You can find the press release with the preliminary survey findings here. Full survey results will be released later this year.
First, let’s put public exchange enrollment in perspective. It’s a relatively small piece of the pie, although you wouldn’t know it from the amount of attention it gets. In a Wall Street Journal article, Drew Altman reminds us “about 11 million people are enrolled in the marketplaces. More than 13 times that many, around 150 million, have coverage through employers, and there are 66 million people in Medicaid and 55 million in Medicare. The marketplaces are an important part of Obamacare. However, more uninsured people have been covered by Medicaid expansions than in the marketplaces, even though 19 states have not expanded Medicaid. Millions of young adults have been covered on their parents’ employer plans.” Another important point: 24 million Americans still do not have coverage, a number that would be smaller if all states had expanded Medicaid.
Here’s my take on what’s going on in the public exchanges -- and how it may affect employers.
- The Risk Pool is still risky. It was expected that the first people to enroll in the public plans would be those previously uninsured and in need of care -- and hence, more costly. Analysis done by CMS documents very little change in the per member per month medical cost from 2014 to 2015. While it may appear the risk pool is stable, the bad news is that it is not getting better. The expectation was that the risk pool would improve over the years as healthier people sign up. So far, that hasn’t been the case. The “young invincibles” are still not signing up, likely because the individual mandate penalty is still considerably lower than the cost of coverage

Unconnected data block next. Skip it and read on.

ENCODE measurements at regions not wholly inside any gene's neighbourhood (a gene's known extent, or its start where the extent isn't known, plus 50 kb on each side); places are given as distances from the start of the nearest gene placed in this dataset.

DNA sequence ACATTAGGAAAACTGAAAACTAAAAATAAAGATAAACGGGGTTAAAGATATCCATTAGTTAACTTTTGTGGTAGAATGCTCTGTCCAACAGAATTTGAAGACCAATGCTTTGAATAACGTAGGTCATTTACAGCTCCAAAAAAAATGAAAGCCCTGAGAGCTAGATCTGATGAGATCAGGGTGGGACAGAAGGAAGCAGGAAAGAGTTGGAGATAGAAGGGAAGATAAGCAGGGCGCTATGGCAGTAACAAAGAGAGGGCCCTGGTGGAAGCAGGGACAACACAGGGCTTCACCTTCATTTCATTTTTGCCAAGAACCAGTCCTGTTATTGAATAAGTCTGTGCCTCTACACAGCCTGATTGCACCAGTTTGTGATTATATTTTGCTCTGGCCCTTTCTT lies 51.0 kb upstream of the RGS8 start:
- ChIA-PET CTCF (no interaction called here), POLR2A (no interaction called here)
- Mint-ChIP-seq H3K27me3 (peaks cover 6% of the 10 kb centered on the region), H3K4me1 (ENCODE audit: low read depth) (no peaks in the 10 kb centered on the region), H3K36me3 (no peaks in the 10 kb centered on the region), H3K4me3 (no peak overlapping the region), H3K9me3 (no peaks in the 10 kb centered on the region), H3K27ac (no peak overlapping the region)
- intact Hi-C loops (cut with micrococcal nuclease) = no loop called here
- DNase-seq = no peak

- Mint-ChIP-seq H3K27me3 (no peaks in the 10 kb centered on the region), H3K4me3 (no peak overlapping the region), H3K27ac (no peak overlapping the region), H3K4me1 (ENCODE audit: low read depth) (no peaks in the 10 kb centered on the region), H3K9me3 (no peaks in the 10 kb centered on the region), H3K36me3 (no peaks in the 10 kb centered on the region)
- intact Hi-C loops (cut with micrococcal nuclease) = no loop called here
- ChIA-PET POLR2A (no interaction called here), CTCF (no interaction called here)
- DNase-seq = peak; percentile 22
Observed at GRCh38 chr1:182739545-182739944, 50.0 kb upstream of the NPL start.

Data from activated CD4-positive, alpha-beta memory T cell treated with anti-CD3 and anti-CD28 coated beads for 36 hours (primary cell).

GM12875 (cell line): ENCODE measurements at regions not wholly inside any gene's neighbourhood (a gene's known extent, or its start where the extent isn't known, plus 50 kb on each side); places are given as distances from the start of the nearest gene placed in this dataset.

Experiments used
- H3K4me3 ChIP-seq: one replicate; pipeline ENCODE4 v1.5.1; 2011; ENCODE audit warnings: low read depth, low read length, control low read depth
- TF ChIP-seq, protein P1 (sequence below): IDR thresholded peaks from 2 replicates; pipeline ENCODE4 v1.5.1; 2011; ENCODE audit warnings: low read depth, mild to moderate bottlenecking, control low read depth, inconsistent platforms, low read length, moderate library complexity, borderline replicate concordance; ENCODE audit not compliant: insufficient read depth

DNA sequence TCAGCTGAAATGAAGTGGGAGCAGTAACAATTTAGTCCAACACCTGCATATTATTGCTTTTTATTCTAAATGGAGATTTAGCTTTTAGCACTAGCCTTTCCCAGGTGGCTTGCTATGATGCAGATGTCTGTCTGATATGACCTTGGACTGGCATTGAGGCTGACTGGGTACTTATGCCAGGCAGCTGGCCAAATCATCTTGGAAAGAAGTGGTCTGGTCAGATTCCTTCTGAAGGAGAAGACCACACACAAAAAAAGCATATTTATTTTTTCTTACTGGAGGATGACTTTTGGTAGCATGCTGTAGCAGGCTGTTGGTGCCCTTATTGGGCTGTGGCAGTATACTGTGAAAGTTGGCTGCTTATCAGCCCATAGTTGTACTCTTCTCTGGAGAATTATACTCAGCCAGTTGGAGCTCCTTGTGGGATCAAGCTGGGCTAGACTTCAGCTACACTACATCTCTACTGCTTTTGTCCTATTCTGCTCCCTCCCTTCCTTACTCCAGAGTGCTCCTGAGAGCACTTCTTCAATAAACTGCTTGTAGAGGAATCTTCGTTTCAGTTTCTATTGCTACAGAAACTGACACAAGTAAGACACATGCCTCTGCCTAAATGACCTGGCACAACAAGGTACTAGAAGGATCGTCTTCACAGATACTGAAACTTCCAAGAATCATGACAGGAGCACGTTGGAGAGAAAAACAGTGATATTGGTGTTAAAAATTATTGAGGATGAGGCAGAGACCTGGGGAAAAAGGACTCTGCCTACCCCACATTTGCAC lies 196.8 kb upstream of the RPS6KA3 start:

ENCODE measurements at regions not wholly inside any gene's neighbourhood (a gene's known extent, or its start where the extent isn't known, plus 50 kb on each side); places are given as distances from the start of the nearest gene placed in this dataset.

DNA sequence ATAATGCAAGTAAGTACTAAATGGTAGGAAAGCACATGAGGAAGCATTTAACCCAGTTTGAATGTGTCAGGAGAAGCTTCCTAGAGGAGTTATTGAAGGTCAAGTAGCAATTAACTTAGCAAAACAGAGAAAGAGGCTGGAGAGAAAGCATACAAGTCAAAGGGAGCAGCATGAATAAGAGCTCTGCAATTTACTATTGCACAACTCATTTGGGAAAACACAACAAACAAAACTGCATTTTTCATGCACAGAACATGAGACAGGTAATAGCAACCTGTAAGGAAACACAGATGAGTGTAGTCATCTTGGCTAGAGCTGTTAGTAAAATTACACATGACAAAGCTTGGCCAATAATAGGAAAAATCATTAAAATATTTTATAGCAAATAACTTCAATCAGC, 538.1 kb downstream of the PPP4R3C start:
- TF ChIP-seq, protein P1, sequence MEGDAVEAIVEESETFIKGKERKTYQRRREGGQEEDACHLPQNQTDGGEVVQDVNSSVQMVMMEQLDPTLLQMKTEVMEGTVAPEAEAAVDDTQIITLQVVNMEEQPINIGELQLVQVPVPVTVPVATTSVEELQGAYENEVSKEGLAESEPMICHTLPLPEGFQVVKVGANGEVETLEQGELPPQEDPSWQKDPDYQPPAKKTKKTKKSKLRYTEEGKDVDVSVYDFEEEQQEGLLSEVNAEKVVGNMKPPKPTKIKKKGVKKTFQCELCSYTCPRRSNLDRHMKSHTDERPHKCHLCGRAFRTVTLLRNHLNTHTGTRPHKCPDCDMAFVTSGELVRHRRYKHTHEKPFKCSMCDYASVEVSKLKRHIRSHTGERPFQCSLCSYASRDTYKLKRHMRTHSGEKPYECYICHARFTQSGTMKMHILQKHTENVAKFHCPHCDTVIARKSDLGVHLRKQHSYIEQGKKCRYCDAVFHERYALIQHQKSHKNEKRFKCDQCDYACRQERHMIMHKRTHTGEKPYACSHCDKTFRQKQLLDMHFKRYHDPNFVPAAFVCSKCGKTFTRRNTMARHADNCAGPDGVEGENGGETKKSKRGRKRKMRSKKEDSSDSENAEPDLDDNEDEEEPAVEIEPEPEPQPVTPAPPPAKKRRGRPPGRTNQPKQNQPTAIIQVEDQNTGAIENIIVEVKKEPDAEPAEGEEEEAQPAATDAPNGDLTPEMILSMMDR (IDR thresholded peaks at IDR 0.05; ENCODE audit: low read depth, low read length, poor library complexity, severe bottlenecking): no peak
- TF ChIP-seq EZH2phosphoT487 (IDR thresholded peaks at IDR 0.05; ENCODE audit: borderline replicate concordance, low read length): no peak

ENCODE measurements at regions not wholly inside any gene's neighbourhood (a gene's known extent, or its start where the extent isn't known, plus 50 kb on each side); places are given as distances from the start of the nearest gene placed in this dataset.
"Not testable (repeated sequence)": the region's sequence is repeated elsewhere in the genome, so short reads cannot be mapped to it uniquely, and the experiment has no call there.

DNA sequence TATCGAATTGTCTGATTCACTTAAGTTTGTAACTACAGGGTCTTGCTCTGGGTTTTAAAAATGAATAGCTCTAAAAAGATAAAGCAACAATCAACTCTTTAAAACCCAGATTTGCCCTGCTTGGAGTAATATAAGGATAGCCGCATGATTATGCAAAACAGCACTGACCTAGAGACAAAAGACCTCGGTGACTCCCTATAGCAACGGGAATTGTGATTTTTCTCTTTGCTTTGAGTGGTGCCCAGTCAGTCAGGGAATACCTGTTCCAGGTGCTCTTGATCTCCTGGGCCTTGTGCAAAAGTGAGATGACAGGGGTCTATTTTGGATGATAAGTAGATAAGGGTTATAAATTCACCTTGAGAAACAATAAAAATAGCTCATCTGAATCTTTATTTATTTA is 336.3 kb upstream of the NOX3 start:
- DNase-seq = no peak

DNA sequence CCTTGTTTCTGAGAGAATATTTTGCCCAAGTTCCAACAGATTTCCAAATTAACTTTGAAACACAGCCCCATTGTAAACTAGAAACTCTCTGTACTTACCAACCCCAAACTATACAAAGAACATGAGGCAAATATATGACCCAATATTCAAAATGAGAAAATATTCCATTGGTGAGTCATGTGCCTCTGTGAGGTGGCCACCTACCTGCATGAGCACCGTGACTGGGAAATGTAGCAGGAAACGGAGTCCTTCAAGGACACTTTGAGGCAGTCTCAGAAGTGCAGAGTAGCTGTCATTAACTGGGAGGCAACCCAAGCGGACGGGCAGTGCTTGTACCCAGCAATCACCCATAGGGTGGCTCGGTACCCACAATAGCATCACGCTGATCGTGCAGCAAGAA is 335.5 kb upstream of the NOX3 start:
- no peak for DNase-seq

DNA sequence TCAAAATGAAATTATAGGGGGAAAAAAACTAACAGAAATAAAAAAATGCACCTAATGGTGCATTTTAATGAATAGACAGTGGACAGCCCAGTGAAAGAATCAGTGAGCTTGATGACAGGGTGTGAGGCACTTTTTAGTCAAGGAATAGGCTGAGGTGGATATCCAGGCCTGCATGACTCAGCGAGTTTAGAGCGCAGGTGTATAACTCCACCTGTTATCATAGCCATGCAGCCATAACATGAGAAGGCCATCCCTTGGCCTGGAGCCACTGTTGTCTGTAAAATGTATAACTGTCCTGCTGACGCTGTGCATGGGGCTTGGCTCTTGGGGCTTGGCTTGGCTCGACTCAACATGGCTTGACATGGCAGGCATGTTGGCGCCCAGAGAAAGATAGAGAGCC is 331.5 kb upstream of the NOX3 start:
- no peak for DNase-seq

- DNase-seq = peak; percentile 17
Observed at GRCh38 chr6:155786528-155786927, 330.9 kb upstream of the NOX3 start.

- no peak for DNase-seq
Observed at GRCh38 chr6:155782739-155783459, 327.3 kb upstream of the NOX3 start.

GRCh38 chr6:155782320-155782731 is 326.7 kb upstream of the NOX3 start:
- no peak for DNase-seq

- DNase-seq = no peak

- Big-name carriers are losing money and leaving the market. To be sure, some regional players are entering the market, but overall it appears that fewer insurers will participate in the marketplaces in 2017. That means less competition among those that remain and thus less downward pressure on costs. As the WSJ article points out, affordability is very important in the individual market. Those not relying on a government subsidy may find more choices on the “off exchange” individual market. There are also implications for employers: cost shifting to group plans. When carriers lose money in one market segment, they try to make it up where they can.
- Estimates for premium cost increases for 2017 now range from 11% to 23%. A person enrolled in the exchange this year who is looking to minimize their cost increase in 2017 would need to switch to a lower cost plan -- and then would still likely see an 11% premium increase, according to a McKinsey analysis of 18 state exchanges and the District of Columbia. The situation could be even worse in the other states that have not yet filed their premiums for next year. Blue Cross Blue Shield has requested a 62 percent increase for next year in Tennessee and an average 65 percent increase in Arizona. See #1 above for why insurers are raising rates so sharply.